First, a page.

Like a postcard of the Big Apple sent to a relative or close friend, Whitehead writes about the ordinary and everyday events, people, and places that make up the nation's largest city. He offers a look at life commuting among the teeming masses of people that spill into and out of the boroughs by bus each workday. Whitehead waxes poetic about such landmarks as the amusement park at Coney Island, the Brooklyn Bridge, and Broadway. He puts forth images of joggers, picnics, and kite flying in Central Park enjoying the respite from the stress of big city life.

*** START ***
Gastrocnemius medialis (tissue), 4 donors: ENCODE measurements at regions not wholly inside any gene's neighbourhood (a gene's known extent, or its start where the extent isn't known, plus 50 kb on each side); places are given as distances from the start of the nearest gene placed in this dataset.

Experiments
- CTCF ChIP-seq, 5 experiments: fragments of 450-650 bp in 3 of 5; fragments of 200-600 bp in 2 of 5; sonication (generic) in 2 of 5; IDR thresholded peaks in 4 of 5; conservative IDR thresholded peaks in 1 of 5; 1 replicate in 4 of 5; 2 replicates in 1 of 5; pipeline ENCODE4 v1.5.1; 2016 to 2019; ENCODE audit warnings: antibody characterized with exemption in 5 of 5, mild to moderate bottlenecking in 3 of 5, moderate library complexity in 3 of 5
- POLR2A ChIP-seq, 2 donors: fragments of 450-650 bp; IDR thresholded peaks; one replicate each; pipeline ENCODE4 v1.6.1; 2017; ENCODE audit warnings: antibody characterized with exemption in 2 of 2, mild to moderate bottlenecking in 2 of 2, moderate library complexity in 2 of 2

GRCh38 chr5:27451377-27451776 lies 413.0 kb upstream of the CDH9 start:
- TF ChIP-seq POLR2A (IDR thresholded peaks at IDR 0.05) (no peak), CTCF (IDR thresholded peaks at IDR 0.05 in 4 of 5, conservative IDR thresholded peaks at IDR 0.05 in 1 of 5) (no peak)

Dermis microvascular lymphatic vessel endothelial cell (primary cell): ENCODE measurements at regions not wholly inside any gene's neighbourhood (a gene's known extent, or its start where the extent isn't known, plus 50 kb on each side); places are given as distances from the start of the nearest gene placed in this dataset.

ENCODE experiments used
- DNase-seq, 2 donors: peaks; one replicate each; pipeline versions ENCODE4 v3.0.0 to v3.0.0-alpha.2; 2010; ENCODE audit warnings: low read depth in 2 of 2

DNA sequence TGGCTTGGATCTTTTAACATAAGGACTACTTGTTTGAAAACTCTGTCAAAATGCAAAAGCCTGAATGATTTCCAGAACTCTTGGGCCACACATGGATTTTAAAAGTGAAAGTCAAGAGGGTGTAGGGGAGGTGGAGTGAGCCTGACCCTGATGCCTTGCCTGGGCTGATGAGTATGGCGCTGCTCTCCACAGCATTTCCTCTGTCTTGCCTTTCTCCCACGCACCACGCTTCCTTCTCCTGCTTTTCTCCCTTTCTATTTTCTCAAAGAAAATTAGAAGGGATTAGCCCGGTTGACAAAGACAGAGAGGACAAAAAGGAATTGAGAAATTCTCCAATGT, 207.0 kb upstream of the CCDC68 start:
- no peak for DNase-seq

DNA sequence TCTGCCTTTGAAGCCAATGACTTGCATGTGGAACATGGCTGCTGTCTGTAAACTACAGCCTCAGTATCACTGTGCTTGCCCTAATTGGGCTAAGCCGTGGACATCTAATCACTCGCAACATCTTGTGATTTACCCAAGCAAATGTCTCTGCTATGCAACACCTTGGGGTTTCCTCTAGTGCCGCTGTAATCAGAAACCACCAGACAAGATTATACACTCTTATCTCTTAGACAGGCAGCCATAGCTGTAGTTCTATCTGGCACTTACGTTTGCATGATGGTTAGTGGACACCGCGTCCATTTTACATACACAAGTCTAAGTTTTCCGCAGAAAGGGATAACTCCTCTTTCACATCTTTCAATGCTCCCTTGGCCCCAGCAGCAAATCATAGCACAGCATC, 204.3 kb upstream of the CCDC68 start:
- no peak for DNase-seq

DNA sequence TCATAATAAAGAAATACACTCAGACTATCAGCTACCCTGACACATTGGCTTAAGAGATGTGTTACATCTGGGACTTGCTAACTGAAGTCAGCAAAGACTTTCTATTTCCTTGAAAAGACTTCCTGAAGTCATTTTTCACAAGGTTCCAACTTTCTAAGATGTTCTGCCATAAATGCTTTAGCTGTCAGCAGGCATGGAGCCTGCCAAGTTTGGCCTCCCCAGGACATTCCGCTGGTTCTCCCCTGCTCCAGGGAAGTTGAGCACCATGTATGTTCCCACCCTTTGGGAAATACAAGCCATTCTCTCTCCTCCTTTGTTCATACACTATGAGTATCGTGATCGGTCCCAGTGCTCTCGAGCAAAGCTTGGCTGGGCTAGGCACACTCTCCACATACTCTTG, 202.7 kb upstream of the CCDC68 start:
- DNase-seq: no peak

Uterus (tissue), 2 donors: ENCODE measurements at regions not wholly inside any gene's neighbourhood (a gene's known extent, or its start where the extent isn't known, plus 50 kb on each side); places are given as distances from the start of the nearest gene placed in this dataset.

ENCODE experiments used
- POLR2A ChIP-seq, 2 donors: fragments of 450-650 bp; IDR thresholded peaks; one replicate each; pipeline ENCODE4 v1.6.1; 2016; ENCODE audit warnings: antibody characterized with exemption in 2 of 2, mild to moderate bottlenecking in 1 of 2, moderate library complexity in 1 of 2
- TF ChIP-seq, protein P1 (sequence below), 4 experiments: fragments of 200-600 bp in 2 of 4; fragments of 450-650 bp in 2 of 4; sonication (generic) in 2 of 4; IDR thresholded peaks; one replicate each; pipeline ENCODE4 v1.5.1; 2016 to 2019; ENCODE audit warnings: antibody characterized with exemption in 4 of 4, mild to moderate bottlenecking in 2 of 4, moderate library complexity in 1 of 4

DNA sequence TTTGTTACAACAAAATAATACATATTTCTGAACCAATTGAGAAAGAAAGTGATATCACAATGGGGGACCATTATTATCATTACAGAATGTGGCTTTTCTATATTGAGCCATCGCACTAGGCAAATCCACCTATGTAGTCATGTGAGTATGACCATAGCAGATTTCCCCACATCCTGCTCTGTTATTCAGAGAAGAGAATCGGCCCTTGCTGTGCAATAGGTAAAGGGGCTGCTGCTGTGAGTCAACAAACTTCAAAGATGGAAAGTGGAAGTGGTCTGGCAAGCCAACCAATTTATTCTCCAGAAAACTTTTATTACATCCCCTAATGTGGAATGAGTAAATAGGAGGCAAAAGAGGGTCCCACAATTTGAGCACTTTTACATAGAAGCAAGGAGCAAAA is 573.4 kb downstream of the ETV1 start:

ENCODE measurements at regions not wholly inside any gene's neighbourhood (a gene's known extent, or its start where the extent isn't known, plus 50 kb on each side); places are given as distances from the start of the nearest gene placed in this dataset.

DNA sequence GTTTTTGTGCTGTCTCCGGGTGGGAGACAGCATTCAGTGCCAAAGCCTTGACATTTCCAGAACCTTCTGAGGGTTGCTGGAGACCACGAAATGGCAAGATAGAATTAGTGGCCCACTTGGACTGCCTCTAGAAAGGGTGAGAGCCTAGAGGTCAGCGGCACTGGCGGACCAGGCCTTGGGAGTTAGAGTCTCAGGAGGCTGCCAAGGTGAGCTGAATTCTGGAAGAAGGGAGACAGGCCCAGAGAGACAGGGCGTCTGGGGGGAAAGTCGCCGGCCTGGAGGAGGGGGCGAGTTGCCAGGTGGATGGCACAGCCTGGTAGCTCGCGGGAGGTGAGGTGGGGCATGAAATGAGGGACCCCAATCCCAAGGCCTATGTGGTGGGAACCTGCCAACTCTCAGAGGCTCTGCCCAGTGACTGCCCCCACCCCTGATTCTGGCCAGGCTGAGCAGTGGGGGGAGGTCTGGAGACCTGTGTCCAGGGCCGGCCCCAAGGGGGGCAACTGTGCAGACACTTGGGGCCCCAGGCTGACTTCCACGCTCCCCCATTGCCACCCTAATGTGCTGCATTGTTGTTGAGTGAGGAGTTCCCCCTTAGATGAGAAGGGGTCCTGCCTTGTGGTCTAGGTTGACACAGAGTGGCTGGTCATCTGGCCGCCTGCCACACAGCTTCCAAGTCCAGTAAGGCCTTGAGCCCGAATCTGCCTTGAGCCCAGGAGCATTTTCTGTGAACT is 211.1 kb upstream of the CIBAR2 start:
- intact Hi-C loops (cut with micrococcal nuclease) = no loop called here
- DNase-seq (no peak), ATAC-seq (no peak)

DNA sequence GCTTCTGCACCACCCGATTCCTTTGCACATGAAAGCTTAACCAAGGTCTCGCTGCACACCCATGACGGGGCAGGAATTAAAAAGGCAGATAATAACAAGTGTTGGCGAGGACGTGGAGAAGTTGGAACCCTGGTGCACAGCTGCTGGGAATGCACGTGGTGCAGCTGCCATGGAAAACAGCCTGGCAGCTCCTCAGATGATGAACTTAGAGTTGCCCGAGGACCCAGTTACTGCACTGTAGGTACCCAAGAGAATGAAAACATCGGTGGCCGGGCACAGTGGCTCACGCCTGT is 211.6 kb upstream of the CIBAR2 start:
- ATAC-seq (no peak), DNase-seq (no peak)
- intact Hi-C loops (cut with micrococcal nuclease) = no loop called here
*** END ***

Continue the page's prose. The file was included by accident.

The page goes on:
But make no mistake about it the author has a love-hate relationship with the city of his birth. He tells about it all leaving nothing out; included are the drug dealers and surly pedestrian foot traffic, loudmouthed cell phone jerks and grimy sidewalks. But he looks beyond the surface of the city like he is peering into a pool of water, seeing the beauty beneath the outer layer. His admiration and amazement for New York in all its glorious, dirty, crowded, fast paced splendor shines through.
This report prepared by David Fletcher